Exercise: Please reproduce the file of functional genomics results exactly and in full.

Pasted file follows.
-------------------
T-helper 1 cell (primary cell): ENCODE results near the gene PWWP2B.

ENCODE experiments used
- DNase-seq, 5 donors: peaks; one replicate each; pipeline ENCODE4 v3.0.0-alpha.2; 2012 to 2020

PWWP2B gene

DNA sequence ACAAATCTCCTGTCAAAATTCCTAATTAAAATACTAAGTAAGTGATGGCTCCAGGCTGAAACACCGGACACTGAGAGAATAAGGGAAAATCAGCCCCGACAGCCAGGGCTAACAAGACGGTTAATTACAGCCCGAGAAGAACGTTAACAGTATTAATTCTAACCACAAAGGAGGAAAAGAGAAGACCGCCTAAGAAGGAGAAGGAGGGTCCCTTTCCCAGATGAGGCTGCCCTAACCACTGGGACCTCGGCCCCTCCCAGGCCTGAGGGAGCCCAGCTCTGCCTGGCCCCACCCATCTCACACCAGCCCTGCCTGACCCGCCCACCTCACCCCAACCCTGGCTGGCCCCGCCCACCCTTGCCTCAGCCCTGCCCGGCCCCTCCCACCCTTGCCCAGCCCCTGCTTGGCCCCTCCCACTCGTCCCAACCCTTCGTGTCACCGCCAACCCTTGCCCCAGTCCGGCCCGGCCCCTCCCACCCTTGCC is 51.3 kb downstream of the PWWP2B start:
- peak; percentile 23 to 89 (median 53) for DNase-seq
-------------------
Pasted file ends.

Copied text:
T-helper 1 cell (primary cell): ENCODE results near the gene PWWP2B.

ENCODE experiments used
- DNase-seq, 5 donors: peaks; one replicate each; pipeline ENCODE4 v3.0.0-alpha.2; 2012 to 2020

PWWP2B gene

DNA sequence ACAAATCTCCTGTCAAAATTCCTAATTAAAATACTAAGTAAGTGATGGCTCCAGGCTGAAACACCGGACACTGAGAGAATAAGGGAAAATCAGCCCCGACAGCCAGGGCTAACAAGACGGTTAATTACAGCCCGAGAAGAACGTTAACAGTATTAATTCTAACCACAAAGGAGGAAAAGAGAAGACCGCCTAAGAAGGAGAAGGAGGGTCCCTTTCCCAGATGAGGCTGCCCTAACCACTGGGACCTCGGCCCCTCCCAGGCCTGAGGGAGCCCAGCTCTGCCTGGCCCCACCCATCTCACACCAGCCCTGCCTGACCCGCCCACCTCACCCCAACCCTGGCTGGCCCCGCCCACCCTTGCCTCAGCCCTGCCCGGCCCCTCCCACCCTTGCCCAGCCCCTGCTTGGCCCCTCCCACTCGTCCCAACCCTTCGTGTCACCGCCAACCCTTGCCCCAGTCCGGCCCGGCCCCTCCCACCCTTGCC is 51.3 kb downstream of the PWWP2B start:
- peak; percentile 23 to 89 (median 53) for DNase-seq